•Mr. Obama provided in his proposed budget for as much as $750 billion in additional financial bailout money, on top of the $700 billion that Congress has already committed. Obama has not yet formally asked for any of that added money.
•The Senate is considering a bill, backed by the administration and the Federal Reserve, that would provide a $100 billion line of credit to the Federal Deposit Insurance Corp., the agency tasked with handling failed banks. The funds would help ensure that the FDIC has adequate money at a time when more small and mid-size banks are expected to become insolvent.
Members of Congress are getting complaints from voters, who, in a recent poll, mostly disapproved of bailouts for financial firms, and in turn the lawmakers expressed frustration in hearings last week.
Fed turns critical
One implication: In this political climate, getting approval for more money to help banks won’t be easy.
Some of the criticism is coming from within the Fed itself.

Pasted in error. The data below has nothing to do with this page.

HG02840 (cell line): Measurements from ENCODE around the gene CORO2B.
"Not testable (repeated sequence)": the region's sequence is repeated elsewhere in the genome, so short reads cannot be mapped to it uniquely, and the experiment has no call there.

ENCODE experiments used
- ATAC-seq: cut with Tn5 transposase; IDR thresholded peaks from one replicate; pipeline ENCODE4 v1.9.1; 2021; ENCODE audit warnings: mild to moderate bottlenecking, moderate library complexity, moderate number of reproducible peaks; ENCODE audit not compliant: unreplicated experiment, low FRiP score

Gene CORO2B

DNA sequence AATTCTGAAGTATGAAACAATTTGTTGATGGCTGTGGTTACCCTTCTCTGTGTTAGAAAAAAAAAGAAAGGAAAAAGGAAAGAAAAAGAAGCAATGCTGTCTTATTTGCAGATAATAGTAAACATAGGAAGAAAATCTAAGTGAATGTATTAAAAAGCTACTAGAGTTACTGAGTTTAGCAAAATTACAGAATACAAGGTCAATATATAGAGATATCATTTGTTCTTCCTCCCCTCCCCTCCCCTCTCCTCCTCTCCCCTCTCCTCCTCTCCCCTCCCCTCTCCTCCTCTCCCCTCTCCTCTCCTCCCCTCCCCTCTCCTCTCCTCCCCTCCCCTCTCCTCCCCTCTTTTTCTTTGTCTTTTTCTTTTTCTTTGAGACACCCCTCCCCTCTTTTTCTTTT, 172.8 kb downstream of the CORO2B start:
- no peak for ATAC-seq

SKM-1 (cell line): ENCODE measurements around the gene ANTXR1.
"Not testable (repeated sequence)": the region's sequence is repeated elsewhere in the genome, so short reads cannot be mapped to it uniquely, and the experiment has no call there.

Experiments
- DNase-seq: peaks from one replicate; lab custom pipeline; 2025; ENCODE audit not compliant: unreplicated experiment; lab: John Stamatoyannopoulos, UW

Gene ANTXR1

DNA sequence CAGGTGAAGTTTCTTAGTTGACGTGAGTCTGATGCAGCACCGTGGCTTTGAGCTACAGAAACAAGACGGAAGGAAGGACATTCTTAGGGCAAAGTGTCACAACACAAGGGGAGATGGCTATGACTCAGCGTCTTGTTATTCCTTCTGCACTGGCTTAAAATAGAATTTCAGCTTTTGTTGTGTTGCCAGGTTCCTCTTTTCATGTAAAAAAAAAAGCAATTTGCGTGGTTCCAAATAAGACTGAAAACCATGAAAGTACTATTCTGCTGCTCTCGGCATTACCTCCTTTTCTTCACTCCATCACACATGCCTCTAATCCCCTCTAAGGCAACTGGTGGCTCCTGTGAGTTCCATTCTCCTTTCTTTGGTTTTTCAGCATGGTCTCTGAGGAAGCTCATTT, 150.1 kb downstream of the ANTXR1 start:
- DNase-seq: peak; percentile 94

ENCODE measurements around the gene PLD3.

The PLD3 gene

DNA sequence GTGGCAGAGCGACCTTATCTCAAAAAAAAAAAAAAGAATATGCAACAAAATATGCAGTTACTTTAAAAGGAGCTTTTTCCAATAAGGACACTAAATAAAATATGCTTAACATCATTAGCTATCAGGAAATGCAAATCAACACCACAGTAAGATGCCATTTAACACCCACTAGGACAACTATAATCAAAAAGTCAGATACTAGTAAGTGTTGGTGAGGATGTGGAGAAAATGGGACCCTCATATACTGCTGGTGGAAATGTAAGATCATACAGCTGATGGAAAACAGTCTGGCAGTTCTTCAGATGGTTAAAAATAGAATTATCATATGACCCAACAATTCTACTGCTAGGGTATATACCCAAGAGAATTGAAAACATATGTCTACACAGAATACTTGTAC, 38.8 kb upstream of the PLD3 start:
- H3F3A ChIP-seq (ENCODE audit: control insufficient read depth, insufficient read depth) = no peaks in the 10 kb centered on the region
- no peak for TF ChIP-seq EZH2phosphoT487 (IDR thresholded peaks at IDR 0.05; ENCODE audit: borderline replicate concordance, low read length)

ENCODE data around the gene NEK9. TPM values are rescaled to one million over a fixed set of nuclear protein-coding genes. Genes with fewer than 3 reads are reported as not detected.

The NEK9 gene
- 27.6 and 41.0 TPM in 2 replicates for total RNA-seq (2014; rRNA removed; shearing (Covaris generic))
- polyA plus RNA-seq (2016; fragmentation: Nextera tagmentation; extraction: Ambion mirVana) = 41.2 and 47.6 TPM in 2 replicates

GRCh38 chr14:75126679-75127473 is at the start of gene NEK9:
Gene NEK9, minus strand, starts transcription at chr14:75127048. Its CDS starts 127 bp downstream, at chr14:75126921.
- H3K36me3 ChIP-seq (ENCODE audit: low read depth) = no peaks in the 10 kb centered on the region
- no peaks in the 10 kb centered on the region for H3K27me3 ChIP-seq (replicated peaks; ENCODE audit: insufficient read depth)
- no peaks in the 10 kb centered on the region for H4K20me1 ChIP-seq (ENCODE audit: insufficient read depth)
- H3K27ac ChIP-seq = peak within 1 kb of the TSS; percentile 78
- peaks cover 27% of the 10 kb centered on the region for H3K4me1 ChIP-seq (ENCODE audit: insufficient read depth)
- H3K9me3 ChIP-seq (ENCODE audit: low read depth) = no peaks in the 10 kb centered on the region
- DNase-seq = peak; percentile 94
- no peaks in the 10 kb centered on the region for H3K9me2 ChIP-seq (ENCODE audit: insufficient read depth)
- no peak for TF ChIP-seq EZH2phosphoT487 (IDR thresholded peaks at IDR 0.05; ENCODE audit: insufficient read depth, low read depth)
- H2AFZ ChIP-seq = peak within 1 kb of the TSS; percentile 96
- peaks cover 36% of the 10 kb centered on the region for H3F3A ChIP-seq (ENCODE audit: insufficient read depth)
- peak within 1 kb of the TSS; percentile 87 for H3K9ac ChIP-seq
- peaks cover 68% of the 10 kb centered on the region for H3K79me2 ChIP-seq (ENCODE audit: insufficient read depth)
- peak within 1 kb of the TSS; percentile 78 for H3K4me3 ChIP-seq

“We have been slow to face up to the fundamental problems in our financial system, and reluctant to take decisive action with respect to failing institutions,” said Thomas Hoenig, president of the Federal Reserve Bank of Kansas City, in a speech Friday. Despite trillions of dollars in public resources committed to the crisis by the central bank and the Treasury, “we have yet to restore confidence and transparency to the financial markets, leaving lenders and investors wary of making new commitments,” he said.
The credit breakdown has direct consequences for the economy.
The unemployment rate has jumped from 5 percent to 8 percent in the past year, with the breakdown in the banking system playing a big role, shaking consumer confidence and fraying business access to credit.